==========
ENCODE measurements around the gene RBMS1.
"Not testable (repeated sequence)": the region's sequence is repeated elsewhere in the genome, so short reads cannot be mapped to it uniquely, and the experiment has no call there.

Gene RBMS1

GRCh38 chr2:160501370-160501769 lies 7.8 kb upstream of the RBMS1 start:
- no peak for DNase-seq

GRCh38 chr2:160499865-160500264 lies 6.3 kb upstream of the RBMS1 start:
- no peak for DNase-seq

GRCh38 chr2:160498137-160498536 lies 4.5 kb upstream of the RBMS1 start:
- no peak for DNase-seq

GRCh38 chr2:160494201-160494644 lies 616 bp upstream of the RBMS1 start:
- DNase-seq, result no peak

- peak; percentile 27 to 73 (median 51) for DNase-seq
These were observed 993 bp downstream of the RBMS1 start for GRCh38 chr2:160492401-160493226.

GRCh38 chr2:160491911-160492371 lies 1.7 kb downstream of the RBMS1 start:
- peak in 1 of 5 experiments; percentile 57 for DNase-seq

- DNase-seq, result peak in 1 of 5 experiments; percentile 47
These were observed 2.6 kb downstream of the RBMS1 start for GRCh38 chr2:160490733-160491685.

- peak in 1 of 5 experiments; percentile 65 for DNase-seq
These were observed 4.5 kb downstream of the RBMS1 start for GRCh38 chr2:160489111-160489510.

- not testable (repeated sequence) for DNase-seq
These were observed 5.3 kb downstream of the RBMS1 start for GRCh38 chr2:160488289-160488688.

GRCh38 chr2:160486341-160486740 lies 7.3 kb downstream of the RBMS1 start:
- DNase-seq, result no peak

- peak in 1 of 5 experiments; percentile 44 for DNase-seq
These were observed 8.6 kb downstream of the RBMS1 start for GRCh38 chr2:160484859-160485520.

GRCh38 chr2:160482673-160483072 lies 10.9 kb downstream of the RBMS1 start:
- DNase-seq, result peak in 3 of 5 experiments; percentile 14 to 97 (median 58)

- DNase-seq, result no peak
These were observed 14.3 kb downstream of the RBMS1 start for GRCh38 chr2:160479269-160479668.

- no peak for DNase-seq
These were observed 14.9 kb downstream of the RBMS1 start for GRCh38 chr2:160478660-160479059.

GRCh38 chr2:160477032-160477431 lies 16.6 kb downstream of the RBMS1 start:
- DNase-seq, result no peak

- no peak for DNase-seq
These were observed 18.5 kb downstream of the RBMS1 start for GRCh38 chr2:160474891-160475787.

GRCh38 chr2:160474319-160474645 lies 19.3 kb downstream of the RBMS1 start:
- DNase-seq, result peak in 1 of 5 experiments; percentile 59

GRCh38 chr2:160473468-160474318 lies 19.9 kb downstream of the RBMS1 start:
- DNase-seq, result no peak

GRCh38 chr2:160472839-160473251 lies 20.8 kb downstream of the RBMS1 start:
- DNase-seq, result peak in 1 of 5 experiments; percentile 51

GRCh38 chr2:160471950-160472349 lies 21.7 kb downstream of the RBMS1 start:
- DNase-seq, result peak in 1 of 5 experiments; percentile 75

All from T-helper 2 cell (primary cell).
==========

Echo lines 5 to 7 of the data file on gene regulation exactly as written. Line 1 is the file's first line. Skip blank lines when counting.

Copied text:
- no peak for DNase-seq

GRCh38 chr2:160499865-160500264 lies 6.3 kb upstream of the RBMS1 start:
- no peak for DNase-seq